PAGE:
Chronic Kidney Disease (Renal Disease)

Chronic Kidney Disease (Renal Disease)

Kidney disease refers to the slow decline in kidney functioning, and can occur over a space of months or even years. The kidney’s function in the body is to filter out waste products from the blood stream, so they can be excreted in urine.

According to Kidney Research UK, more than 53,000 people are being treated for kidney failure in the UK.


During the first stages of kidney disease, there are no noticeable symptoms, and the condition is only detected after specific blood or urine tests. If kidney failure isn’t diagnosed early, symptoms will start to appear:

  • Weight loss and a lack of appetite
  • Swollen hands, feet and ankles
  • Difficulty getting or maintaining an erection
  • Blood in your urine
  • Increased need to urinate
  • Muscle cramps
  • Itchy skin
  • Shortness of breath

If treatment is started before these symptoms appear, they may be completely avoided.


Hypertension and diabetes are the two most common causes of kidney disease. According to the NHS, around half of all cases are the result of diabetes or hypertension. Other causes of kidney disease include kidney inflammation and infection, autoimmune diseases and non-steroidal anti-inflammatory drugs (NSAIDs).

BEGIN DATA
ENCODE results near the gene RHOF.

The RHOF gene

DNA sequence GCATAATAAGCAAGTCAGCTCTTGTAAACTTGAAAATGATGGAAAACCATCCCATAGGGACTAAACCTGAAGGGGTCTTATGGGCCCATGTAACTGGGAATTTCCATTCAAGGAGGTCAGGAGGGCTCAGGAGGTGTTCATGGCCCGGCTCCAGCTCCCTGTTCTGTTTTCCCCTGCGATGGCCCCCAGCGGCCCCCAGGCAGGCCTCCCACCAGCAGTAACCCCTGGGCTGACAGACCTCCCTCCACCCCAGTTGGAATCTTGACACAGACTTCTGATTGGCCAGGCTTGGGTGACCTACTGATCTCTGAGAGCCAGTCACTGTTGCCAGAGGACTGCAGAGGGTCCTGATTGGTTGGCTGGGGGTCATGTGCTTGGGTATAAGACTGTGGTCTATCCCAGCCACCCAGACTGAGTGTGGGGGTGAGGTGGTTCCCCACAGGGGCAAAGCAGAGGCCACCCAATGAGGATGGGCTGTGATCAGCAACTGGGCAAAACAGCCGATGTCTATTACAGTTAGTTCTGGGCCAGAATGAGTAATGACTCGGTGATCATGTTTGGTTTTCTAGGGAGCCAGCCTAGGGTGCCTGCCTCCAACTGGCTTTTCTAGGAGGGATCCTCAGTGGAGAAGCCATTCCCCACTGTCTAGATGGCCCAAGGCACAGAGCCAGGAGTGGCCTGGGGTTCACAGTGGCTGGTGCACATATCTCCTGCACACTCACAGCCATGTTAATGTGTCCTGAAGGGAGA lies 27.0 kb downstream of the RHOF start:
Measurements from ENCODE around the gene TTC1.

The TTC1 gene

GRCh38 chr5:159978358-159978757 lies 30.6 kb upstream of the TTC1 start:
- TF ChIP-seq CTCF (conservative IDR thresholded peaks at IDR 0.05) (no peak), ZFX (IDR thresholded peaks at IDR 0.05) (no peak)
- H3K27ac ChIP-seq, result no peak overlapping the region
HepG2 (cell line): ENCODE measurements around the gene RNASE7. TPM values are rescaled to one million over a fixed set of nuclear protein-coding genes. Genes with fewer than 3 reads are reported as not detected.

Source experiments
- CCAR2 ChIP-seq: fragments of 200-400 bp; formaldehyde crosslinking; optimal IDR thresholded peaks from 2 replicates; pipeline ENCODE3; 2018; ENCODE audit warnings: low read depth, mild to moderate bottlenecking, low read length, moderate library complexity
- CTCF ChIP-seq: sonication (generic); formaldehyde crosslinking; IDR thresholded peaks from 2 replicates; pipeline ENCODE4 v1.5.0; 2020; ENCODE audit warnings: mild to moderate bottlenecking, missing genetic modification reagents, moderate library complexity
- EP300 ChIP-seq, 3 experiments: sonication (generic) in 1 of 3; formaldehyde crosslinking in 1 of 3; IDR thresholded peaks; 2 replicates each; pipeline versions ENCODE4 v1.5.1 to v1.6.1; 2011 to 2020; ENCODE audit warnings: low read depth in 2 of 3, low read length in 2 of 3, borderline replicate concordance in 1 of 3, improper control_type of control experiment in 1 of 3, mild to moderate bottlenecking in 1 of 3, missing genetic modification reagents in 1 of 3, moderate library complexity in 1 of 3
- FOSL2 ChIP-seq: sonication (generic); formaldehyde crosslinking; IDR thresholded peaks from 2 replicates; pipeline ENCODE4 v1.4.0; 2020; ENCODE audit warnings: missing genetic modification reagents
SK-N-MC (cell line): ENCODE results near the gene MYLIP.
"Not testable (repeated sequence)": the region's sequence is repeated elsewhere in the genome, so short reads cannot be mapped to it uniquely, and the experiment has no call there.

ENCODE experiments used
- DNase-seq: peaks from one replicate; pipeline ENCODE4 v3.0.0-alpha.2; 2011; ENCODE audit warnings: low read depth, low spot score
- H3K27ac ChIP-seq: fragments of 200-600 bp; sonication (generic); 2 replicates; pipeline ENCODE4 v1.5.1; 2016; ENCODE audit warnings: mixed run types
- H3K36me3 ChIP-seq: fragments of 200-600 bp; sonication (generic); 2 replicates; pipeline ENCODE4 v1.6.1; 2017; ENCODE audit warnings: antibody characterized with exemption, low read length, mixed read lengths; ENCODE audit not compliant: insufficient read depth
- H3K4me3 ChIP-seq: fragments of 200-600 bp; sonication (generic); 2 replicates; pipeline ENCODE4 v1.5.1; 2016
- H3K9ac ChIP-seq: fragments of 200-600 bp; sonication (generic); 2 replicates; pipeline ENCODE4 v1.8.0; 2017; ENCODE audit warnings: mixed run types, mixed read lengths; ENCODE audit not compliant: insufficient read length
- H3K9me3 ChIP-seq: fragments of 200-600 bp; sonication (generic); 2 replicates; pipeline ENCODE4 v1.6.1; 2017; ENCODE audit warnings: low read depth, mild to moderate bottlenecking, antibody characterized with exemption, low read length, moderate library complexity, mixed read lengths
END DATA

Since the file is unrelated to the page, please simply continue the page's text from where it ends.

If you are diagnosed with poor kidney functioning, it is advised that you modify your lifestyle so the condition of your kidneys doesn’t get worse. This can be done by following some simple rules:

  1. Do 150 minutes of exercise per week (30 minutes per day, five days a week)
  2. Stop smoking
  3. Stop NSAIDs
  4. Stop drinking
  5. Limit salt intake to less than 5g per day

It is also important to follow healthy dietary practices:

  • Fruit or vegetables should be a staple in every meal, aim for at least five servings per day
  • Eat at least two servings of oily fish per week
  • Swap out processed white grains for brown whole grains
  • Limit daily salt intake to less than 5g per day, and use herbs and spices for flavour instead of added salt
  • Limit or cut out alcohol consumption
  • Cut down on processed high-calorie snacks such as cakes, crisps, sweets and chocolate
  • Avoid microwave meals and processed meats
  • Avoid foods that are deep fried
  • Learn to eat only until you feel comfortable and stop before you feel full
  • Eat smaller meals more frequently

Diet and Renal Disease Books